Christopher Lowery: The Dark Web

Published by Urbane 16th April 2018


The Dark Web, is a breathless race against time to prevent deadly threats against our known world. When a computer scientist dies mysteriously in Dubai, Jenny Bishop's nephew, Leo Stewart, is hired to replace him. Leo's life is soon in danger, but he is the only person who can find the key to prevent an impending global cyber-attack. With the help of Jenny and old and new friends, he must find a way to neutralise the threat before the world's vital services are brought to a halt. A shadowy figure, known only as Tsunami, is working behind the veil of international offshore company structures in an attempt to redraw international borders once again and enrich the ruthless authors of the conspiracy. From Moscow and Iraq to Shanghai, Washington, London and Continental Europe, the gripping narrative exposes the tentacles of the Dark Web wrapped around the Earth, giving access and anonymity to the authors of these deadly conspiracies. The Dark Web is a thrilling final chapter in the African Diamonds trilogy.


The dark web is something that should have been closed down a long time ago. Christopher Lowery's book is chilling and disturbing at the same time.


Jeffery Deaver: The Cutting Edge

Published by Hodder & Stoughton 17th May 2018


Number one bestselling author and ultimate thriller writer Jeffery Deaver returns with a new Lincoln Rhyme investigation. Rhyme and Amelia Sachs' latest case: catching a terrifying killer targeting couples... The happiest time of their lives - will be their last. William and Anna went to collect her engagement ring. 1.5 carat, almost flawless. But the Promisor had other ideas for their future... Their murder - and that of the diamond cutter they were visiting - is only the first of a series of macabre attacks. Someone is targeting couples just as they start their lives together. Lincoln Rhyme and Amelia Sachs, newly married themselves, are on the hunt. But the killer is hunting down any witnesses who can help them. He has promised one thing: to destroy. Rhyme and Sachs will have to use all their own skills and determination to break his vow.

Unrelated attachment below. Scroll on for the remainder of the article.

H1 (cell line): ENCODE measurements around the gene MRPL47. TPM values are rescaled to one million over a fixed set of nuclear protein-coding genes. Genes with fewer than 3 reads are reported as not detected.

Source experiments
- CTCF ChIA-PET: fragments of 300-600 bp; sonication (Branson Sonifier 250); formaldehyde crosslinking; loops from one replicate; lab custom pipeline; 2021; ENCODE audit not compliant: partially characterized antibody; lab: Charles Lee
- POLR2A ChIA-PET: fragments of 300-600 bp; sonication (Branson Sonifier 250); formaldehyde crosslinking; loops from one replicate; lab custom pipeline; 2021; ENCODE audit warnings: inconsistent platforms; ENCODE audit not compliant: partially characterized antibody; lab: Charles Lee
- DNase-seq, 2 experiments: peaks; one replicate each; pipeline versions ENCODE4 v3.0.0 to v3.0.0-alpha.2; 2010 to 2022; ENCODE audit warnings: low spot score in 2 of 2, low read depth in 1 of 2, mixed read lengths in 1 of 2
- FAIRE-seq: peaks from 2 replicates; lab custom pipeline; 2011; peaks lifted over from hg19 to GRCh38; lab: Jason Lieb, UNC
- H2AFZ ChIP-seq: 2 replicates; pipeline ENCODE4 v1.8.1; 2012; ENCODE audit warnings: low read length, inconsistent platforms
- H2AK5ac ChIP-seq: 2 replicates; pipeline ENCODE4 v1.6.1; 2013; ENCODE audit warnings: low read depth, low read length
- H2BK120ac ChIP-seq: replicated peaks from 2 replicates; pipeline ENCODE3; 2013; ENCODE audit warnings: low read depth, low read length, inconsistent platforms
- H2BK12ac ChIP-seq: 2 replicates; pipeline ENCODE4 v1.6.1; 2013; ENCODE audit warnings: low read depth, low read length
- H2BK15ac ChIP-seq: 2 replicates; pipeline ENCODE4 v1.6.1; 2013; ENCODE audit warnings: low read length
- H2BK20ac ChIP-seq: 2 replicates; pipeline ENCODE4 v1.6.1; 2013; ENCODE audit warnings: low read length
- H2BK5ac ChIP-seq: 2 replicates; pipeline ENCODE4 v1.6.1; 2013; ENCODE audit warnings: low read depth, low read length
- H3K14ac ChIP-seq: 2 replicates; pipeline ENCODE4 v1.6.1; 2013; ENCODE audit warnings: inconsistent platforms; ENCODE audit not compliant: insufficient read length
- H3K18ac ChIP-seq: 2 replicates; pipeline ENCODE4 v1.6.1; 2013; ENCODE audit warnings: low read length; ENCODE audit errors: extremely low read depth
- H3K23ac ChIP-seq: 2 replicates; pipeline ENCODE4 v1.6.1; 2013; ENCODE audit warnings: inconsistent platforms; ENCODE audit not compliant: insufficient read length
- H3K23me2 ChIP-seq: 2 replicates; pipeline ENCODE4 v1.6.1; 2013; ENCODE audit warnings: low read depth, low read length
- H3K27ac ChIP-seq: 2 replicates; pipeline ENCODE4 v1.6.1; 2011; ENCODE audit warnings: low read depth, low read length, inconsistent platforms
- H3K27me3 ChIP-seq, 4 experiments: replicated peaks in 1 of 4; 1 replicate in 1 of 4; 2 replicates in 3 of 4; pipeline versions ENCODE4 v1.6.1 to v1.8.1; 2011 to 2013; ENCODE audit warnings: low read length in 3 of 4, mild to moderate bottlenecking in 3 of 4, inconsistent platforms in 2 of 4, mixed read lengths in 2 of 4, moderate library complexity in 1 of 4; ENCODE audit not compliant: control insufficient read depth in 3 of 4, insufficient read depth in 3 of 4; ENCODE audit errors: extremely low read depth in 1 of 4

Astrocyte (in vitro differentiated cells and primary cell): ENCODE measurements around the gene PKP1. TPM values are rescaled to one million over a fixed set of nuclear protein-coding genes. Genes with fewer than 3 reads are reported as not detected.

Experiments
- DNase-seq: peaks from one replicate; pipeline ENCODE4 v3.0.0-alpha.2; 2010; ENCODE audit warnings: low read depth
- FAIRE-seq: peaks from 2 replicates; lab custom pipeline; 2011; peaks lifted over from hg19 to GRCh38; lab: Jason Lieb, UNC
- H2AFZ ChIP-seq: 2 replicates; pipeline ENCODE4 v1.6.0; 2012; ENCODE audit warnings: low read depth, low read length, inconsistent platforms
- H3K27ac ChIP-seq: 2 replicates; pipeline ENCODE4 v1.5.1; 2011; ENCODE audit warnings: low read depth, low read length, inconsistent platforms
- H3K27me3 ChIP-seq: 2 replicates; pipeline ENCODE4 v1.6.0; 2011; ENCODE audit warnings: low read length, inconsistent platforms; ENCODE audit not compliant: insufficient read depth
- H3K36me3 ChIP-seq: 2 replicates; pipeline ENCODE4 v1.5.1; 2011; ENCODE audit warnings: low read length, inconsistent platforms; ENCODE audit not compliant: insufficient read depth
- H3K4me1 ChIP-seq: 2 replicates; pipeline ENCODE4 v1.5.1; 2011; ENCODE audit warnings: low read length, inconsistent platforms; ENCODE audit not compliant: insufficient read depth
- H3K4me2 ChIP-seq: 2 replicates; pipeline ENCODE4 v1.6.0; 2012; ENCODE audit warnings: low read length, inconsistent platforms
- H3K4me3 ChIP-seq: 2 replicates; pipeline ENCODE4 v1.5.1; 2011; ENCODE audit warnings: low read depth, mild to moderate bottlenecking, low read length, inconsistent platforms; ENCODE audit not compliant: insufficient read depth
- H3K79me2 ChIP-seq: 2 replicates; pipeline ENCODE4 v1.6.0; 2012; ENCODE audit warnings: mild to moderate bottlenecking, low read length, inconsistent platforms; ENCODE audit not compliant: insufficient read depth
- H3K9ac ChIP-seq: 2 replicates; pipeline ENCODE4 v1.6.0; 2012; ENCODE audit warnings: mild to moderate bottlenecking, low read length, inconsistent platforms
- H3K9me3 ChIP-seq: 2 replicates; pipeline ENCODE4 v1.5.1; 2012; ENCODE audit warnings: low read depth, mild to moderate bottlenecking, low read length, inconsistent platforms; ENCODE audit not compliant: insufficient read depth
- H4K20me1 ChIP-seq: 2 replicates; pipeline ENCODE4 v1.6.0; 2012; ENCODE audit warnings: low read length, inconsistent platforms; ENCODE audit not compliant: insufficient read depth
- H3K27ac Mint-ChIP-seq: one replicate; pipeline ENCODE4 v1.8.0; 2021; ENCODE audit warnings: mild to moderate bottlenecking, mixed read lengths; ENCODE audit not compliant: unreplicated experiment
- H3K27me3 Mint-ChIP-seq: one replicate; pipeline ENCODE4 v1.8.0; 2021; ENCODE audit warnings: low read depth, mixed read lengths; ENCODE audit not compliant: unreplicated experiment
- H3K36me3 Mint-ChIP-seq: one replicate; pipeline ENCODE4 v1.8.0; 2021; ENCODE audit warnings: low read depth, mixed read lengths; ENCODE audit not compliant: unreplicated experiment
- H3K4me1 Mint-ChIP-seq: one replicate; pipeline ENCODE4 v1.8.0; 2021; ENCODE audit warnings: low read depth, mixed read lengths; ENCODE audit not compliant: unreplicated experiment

A new Lincoln Rhyme investigation is almost (though not quite) as good as a new Stephen King...




John Mead: The Hanging Women

Published by The Book Guild 28th February 2018


Jack Stevens discovers the bodies of two women, Philomena Blackstaff and Mary Walsh, tied together and hung by their ankles in a position resembling the symbol for treachery as depicted on tarot cards. Though retired and now wealthy, Stevens is an ex-sheriff and involves himself in the subsequent investigation. As a result of Jack `stealing' Philomena's diary and his association with the Pinkerton detective agency, it is discovered that Mary Walsh worked undercover for the Pinkertons, investigating the Knights of Labour (the fastest growing workers' rights movements in America of the late 1800's). The women had been working together, tracing the man who was selling guns and dynamite to the more extremest factions of the workers movement. This led them to Ruby's, a secret `nightclub for deviants', where Stevens and Inspector O'Leary believe the pair fell foul of the man they were looking for, gang leader Joseph Mannheim. With the May 4th Haymarket riots and bombings looming, Stevens must uncover the truth about The Hanging Women before it's too late.




Steve Berry: The Bishop's Pawn

Published by Hodder & Stoughton 20th March 2018